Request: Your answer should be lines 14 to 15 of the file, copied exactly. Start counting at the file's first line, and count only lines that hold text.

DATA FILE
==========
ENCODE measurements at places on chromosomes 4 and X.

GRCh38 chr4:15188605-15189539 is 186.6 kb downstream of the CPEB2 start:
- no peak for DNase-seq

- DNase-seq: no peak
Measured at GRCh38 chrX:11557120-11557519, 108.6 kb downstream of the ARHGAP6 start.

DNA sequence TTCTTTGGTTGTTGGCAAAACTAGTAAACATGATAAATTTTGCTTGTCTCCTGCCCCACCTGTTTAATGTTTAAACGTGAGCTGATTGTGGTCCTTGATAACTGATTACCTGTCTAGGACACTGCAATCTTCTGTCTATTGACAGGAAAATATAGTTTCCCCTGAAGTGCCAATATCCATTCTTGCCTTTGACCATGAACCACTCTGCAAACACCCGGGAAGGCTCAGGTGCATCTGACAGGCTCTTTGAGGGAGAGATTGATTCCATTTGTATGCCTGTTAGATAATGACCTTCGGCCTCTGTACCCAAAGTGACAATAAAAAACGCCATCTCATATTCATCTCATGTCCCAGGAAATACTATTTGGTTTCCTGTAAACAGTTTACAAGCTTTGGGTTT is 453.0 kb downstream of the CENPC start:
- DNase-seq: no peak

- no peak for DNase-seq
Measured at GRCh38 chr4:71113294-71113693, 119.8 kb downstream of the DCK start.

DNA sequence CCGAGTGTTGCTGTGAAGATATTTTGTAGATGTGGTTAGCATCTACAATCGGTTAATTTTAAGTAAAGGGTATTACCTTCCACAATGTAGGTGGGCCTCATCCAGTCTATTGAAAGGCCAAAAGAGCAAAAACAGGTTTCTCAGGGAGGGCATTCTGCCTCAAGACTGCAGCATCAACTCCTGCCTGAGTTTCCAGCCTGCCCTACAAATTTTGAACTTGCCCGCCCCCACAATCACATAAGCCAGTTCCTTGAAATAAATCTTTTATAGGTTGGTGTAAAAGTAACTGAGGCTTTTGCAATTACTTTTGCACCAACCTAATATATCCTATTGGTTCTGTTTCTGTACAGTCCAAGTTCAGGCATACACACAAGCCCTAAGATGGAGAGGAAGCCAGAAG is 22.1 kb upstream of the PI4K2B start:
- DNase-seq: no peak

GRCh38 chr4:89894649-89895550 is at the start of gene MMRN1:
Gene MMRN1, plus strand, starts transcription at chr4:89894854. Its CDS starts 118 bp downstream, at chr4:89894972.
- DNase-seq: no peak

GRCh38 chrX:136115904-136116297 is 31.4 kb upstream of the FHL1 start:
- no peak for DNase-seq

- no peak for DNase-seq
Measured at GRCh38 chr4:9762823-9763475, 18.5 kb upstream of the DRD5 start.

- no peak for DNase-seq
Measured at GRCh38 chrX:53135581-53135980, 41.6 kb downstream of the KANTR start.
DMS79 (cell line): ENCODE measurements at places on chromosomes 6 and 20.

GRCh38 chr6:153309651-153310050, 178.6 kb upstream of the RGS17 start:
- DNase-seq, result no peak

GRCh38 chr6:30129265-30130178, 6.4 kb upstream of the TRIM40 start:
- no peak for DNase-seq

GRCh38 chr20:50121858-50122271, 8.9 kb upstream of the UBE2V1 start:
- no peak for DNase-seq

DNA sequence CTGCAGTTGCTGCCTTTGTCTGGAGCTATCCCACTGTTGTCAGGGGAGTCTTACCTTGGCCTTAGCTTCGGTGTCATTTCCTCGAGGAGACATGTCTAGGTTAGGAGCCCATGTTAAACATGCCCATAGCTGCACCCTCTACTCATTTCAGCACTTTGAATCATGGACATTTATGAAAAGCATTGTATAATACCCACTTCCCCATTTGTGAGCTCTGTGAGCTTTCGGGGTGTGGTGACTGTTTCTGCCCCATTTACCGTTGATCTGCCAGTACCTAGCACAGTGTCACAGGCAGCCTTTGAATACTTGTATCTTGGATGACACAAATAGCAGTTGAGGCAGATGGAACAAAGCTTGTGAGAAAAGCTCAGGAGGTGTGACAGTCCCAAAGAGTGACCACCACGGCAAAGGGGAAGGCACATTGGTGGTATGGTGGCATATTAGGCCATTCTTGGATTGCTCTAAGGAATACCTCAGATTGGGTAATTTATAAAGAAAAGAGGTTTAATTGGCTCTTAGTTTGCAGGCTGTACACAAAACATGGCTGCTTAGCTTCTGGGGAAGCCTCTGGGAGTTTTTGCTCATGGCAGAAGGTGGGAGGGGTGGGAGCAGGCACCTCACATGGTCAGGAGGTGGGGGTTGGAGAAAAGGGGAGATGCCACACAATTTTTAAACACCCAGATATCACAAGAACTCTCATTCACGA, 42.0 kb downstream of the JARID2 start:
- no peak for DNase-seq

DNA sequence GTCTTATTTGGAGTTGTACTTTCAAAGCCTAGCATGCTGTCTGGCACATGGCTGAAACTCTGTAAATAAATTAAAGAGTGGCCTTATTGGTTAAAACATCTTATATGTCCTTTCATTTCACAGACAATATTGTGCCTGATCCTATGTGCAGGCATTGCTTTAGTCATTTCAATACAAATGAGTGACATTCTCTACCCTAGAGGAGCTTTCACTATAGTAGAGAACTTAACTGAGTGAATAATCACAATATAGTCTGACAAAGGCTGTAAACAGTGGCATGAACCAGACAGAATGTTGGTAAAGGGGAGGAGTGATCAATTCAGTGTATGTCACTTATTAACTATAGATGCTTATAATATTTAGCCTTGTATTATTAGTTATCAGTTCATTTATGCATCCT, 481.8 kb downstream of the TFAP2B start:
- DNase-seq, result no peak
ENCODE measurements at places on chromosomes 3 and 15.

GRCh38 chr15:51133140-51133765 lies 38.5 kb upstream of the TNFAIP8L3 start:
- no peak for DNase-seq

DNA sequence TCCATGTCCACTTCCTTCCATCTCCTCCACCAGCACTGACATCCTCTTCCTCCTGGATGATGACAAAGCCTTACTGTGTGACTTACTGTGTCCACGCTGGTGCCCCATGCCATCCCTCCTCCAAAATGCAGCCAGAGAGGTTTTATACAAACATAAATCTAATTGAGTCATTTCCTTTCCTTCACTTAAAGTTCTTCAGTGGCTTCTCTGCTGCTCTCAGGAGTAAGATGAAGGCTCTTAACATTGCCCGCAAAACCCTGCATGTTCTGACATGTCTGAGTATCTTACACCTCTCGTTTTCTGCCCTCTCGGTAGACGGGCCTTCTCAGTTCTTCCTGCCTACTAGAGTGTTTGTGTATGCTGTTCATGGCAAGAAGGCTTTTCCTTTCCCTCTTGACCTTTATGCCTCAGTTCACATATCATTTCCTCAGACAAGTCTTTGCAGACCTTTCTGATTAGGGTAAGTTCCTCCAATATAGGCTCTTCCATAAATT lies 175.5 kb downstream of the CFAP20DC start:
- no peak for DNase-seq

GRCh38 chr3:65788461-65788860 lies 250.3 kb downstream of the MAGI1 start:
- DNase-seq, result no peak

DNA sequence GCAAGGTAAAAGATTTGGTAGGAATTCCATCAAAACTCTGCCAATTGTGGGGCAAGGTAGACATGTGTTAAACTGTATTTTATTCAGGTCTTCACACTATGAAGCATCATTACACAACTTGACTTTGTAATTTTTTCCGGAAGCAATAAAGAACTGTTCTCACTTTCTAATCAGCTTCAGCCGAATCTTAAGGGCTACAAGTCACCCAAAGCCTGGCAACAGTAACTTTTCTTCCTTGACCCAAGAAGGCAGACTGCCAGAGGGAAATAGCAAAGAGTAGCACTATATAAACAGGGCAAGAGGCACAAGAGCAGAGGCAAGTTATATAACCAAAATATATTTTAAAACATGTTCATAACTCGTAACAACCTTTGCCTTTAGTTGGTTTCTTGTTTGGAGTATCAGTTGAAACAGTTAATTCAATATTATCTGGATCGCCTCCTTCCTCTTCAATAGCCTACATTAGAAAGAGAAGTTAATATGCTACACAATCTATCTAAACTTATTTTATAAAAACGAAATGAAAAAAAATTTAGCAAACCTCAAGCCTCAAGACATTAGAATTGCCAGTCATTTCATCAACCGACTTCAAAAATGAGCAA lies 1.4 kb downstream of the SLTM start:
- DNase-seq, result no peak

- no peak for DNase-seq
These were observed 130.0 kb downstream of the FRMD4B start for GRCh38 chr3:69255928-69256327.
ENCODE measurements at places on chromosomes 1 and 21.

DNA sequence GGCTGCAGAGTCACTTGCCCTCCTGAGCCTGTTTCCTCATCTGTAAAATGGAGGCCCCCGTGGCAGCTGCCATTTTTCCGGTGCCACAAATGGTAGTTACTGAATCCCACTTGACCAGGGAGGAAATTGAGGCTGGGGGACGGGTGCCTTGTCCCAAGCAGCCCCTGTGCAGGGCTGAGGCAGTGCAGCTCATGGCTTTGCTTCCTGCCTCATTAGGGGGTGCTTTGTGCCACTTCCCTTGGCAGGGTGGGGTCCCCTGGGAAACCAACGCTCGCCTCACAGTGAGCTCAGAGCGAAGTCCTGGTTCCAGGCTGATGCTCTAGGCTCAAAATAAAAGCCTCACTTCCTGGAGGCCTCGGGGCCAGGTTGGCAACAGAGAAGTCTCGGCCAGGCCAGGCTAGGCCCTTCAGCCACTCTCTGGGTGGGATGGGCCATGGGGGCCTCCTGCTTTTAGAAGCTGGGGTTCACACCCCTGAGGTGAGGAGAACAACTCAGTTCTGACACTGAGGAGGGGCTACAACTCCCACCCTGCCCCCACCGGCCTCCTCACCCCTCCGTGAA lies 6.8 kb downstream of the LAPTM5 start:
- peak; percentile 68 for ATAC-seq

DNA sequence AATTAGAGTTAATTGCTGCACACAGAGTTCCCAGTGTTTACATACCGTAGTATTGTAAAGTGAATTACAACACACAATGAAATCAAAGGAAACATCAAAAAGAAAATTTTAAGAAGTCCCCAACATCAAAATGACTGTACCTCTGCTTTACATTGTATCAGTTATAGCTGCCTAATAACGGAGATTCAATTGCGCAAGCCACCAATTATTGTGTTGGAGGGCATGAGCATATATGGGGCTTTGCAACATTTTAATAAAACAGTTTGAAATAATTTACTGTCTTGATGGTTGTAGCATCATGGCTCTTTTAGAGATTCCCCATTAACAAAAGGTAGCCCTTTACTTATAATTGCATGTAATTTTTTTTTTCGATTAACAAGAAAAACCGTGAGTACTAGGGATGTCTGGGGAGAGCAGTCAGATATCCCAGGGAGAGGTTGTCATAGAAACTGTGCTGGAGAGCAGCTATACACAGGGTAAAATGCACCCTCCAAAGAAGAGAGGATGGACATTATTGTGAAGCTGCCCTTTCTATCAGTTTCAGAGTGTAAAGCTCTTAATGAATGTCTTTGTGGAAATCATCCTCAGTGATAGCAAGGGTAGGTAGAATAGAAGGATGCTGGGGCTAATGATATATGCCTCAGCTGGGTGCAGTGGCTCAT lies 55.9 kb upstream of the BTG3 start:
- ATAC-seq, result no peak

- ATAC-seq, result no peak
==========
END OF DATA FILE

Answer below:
- DNase-seq: no peak

GRCh38 chrX:136115904-136116297 is 31.4 kb upstream of the FHL1 start: